Accelerating cellular assembly lines

January 2, 2013
By selecting antibodies (blue and yellow) with strong affinity for particular targets, scientists can label or isolate proteins of interest, or even modulate the function of those proteins in living cells. ©

The immune system generates antibodies to mark threats that need to be eliminated, and these protein complexes bind their targets with remarkable strength and selectivity. Scientists have learned how to generate cell lines that can produce large quantities of specific 'monoclonal' antibodies (mAbs) with desirable properties; these mAbs are powerful tools for diagnostics, medicine and biological research.

The selection of suitable cell lines is an important aspect of large-scale production, as these can vary considerably in their individual mAb output. To assist in maximizing the generation of these precious molecules, Ying Swan Ho's team at the A*STAR Bioprocessing Technology Institute in Singapore has identified key features of top-performing cells in mAb-producing cultures.

Previous efforts have sought that might affect production, but Ho and co-workers instead devised a strategy that allowed them to directly compare levels of metabolically active molecules present in Chinese hamster ovary (CHO) cells that secrete large or small amounts of a given mAb. "This approach enabled us to gain a deeper insight into the metabolic milieu that supports recombinant protein production in mammalian cell cultures," explains Ho.

The researchers cultivated CHO clones that were either high or low mAb producers, where productivity differed by up to 28-fold. They observed clear differences between the two groups in levels of molecules associated with several key . For example, high-producer clones contained elevated levels of compounds associated with the electron transport chain, a mechanism that generates the adenosine triphosphate (ATP) molecules that power virtually every cellular process.

As energy and mAb production ramp up, cells also generate large quantities of molecules known as reactive , which can inflict serious damage on the cell. This threat can be neutralized by molecules such as reduced glutathione (GSH). Ho and co-workers determined that high producers of mAbs also generated greater amounts of GSH than their low-production counterparts.

These findings offer a more global view into how CHO cells might brace themselves to handle the rigors of large-scale protein synthesis. The researchers now intend to explore the individual contributions of these various metabolic pathways. "This will be done by evaluating the effects of increasing the cellular pools of these metabolites on mAb productivity in different cell lines," says Ho. With a deeper understanding of the key pathways, scientists should be able to either improve the selection of mAb-producing clones or modify culture conditions to ensure that the cells can work as hard as possible.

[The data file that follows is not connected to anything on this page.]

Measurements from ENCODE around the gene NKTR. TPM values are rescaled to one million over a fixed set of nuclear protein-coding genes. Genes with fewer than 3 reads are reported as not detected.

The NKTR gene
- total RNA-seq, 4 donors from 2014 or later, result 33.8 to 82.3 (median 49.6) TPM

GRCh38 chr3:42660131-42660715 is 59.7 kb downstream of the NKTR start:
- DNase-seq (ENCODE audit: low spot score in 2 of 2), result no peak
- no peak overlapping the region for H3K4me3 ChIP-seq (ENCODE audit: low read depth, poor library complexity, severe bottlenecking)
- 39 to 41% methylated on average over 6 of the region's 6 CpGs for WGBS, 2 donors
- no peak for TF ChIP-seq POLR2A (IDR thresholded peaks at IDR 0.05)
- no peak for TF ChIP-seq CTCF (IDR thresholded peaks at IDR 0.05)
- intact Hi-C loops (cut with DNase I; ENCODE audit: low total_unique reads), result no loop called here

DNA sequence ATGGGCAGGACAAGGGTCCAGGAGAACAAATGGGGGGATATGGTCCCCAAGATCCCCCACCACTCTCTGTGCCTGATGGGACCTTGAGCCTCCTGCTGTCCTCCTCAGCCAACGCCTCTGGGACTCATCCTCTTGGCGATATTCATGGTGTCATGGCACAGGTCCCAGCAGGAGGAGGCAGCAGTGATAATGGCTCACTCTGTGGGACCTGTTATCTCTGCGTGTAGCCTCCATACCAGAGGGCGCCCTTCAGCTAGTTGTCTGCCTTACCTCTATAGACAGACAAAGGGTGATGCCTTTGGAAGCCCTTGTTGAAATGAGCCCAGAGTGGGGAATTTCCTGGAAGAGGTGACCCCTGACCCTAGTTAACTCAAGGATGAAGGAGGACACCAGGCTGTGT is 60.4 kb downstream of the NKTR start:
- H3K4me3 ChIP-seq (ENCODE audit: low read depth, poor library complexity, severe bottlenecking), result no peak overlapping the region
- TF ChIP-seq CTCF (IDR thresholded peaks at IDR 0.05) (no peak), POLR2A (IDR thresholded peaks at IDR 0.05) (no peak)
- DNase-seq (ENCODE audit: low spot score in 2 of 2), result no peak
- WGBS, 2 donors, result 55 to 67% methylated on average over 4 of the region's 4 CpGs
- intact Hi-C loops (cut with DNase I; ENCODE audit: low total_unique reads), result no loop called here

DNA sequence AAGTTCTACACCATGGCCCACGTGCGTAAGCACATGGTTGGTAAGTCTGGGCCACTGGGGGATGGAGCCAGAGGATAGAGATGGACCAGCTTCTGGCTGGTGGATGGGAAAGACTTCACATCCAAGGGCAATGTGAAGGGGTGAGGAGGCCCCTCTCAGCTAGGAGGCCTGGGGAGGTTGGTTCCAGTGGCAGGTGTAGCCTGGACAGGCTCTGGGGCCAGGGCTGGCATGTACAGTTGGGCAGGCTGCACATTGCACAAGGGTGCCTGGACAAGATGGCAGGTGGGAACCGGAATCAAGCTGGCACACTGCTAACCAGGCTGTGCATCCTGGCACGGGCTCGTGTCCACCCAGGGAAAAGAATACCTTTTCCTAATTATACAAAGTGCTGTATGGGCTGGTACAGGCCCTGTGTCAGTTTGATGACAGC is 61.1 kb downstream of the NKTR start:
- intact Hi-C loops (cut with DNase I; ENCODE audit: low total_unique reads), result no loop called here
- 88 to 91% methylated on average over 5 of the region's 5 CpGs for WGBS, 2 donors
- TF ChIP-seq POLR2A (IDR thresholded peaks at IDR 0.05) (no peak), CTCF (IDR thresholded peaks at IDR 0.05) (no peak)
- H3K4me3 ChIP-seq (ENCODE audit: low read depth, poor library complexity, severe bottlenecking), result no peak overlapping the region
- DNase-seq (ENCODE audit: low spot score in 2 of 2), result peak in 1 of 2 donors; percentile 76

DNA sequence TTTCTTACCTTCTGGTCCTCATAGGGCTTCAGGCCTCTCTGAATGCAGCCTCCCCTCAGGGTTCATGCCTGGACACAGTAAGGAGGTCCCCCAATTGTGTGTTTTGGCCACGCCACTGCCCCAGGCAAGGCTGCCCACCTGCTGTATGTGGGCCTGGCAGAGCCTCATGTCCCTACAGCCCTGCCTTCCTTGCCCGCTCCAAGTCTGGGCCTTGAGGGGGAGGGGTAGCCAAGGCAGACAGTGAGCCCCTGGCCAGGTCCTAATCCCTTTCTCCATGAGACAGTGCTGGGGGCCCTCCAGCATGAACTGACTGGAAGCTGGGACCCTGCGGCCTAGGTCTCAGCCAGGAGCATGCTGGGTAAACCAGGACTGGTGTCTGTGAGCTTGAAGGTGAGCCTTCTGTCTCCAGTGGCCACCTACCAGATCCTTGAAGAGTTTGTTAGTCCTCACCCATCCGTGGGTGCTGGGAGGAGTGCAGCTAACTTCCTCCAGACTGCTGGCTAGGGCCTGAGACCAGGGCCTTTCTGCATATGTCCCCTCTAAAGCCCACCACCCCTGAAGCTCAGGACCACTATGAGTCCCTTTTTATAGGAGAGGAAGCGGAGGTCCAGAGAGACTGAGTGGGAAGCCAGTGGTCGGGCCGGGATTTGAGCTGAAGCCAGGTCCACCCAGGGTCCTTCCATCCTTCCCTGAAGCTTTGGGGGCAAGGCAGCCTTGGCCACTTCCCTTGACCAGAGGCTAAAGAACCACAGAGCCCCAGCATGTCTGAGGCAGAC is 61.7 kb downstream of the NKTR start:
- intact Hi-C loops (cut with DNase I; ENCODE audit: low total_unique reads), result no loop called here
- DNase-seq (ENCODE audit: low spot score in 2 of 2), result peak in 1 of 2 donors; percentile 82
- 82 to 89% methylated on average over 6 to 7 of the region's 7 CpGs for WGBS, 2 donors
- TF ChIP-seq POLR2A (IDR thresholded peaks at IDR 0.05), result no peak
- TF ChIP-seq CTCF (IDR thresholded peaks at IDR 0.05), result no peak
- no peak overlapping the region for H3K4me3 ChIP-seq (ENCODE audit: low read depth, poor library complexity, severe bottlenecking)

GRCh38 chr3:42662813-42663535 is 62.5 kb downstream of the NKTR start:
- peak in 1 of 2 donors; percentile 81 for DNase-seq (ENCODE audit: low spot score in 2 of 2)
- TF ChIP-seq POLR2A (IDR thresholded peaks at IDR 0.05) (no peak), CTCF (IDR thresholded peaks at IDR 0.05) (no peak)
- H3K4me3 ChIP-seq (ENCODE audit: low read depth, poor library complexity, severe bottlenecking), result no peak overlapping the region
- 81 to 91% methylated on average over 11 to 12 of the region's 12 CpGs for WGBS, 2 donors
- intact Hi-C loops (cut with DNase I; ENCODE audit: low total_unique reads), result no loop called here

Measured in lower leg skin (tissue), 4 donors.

Explore further: Chemists get grip on slippery lipids

More information: Chong, W. P. K., Thng, S. H., Hiu, A. P., Lee, D.-Y., Chan, E. C. Y. & Ho, Y. S. LC-MS-based metabolic characterization of high monoclonal antibody-producing Chinese hamster ovary cells. Biotechnology and Bioengineering 109, 3103–3111 (2012).

Related Stories

Chemists get grip on slippery lipids

August 30, 2007

The ability of the body's cells to correctly receive and convey signals is crucial to good health. Lipids, or fats, play a critical role in this regulation by providing spaces for proteins to gather and network. They are ...

Recommended for you

Winter season reverses outcome of fruit fly reproduction

November 24, 2015

Male fruit flies could find their chances of fathering offspring radically reduced if they are last in the queue to mate with promiscuous females before winter arrives, according to new University of Liverpool research.

New insight into leaf shape diversity

November 24, 2015

Many of us probably remember the punnett squares by which we were introduced to the idea of genetic inheritance in school: a dominant allele in each of my brown-eyed parents hides a recessive allele that explains my blue ...


Please sign in to add a comment. Registration is free, and takes less than a minute. Read more

Click here to reset your password.
Sign in to get notified via email when new comments are made.